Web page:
The Little Ice Age was a period of unusually cold temperatures in many parts of the world that lasted from about the year 1350 until 1900 C.E. There were unusually harsh winters, and glaciers grew larger in many areas. Scientists have long wondered what caused the Little Ice Age. Several possible causes have been proposed.
First, the cooling may have been caused by disruption of ocean currents. Before the Little Ice Age, there was a period of unusually warm weather during which glaciers melted. These melted glaciers sent a large amount of cold freshwater into the Gulf Stream, a large ocean current that strongly affects Earth's climate. Some scientists believe that this freshwater was enough to temporarily disrupt the Gulf Stream current. Such a disruption could have caused the Little Ice Age.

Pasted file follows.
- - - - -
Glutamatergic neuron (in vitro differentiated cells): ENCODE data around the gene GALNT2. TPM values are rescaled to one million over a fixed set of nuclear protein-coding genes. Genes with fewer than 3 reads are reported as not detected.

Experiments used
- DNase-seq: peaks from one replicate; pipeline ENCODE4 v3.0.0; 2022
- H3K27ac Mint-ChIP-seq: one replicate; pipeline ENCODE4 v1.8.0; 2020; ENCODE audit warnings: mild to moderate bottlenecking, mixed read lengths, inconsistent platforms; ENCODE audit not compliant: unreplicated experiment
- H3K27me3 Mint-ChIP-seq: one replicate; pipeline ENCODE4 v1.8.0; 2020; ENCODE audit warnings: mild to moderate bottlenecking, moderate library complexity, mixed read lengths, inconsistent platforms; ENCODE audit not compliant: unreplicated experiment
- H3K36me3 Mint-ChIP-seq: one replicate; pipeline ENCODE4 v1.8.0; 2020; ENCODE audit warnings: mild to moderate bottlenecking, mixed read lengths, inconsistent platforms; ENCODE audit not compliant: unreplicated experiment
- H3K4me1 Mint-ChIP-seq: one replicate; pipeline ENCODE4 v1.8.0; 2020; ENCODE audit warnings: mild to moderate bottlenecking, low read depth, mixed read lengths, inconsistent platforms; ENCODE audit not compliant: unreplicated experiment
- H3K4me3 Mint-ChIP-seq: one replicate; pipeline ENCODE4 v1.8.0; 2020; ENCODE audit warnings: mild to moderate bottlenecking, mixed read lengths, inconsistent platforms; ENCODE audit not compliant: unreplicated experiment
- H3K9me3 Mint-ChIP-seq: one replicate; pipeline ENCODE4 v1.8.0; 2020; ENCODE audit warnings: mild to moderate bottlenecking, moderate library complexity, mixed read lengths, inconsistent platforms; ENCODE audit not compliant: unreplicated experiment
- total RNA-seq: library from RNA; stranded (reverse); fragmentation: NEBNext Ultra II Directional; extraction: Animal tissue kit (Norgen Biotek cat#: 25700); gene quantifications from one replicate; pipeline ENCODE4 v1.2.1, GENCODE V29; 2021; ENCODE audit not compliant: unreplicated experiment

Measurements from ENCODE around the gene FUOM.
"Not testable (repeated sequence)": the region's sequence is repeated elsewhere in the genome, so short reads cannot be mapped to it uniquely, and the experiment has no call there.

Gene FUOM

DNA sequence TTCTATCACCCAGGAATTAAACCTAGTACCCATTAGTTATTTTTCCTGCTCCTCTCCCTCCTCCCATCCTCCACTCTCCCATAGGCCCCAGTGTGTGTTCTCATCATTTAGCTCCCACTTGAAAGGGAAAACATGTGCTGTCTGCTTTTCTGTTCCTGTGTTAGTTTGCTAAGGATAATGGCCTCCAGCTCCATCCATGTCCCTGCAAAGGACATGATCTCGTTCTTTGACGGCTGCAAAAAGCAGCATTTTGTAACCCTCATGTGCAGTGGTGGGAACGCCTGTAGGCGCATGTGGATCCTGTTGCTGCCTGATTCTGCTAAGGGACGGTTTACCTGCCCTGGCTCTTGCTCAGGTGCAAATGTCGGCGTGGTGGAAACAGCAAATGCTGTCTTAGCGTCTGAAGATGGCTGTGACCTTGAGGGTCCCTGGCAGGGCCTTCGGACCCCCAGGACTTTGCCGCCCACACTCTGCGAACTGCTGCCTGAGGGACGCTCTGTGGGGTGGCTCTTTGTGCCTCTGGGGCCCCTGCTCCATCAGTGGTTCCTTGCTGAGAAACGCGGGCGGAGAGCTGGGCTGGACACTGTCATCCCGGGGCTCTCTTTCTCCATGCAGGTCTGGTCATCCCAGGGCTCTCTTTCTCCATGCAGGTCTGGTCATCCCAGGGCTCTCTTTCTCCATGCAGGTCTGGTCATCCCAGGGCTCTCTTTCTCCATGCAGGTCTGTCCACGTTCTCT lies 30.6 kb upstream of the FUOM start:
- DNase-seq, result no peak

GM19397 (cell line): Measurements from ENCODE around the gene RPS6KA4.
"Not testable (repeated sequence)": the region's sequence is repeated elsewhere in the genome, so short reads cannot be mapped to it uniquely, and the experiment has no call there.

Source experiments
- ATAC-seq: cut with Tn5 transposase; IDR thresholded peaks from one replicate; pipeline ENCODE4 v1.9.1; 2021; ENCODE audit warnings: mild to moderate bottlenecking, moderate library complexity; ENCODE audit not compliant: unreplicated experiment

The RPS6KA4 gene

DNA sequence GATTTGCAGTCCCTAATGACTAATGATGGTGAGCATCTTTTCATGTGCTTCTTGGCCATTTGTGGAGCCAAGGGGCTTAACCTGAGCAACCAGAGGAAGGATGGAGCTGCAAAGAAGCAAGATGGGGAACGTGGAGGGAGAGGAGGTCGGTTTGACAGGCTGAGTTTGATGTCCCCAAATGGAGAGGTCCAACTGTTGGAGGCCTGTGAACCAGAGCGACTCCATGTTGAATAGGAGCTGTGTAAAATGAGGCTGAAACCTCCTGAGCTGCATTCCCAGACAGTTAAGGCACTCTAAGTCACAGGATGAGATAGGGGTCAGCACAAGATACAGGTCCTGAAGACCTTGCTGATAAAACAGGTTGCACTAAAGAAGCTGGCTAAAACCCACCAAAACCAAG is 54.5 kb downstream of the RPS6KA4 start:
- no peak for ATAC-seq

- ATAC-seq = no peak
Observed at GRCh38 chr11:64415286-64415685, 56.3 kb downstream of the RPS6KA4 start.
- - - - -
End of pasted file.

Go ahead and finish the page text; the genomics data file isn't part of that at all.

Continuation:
Second, volcanic eruptions could have caused the Little Ice Age. When volcanoes erupt, they send dark clouds of dust and sulfur gas into the atmosphere. These clouds, which can spread over great areas, block some sunlight from reaching Earth's surface. This can decrease the global temperatures. Scientists know of several volcanic eruptions that took place during the Little Ice Age.
Third, substantial decreases in human populations may have contributed indirectly to the cooling of the climate. For a variety of reasons (disease, warfare, social disruption), the human population just before the Little Ice Age and during the early part of it was lower than it had been in a long time. Forest trees started growing on fields that were no longer used for agriculture. Since trees absorb carbon dioxide, a greenhouse gas, they decrease the greenhouse effect that keeps Earth warm. With more forest trees and less carbon dioxide, Earth became cooler.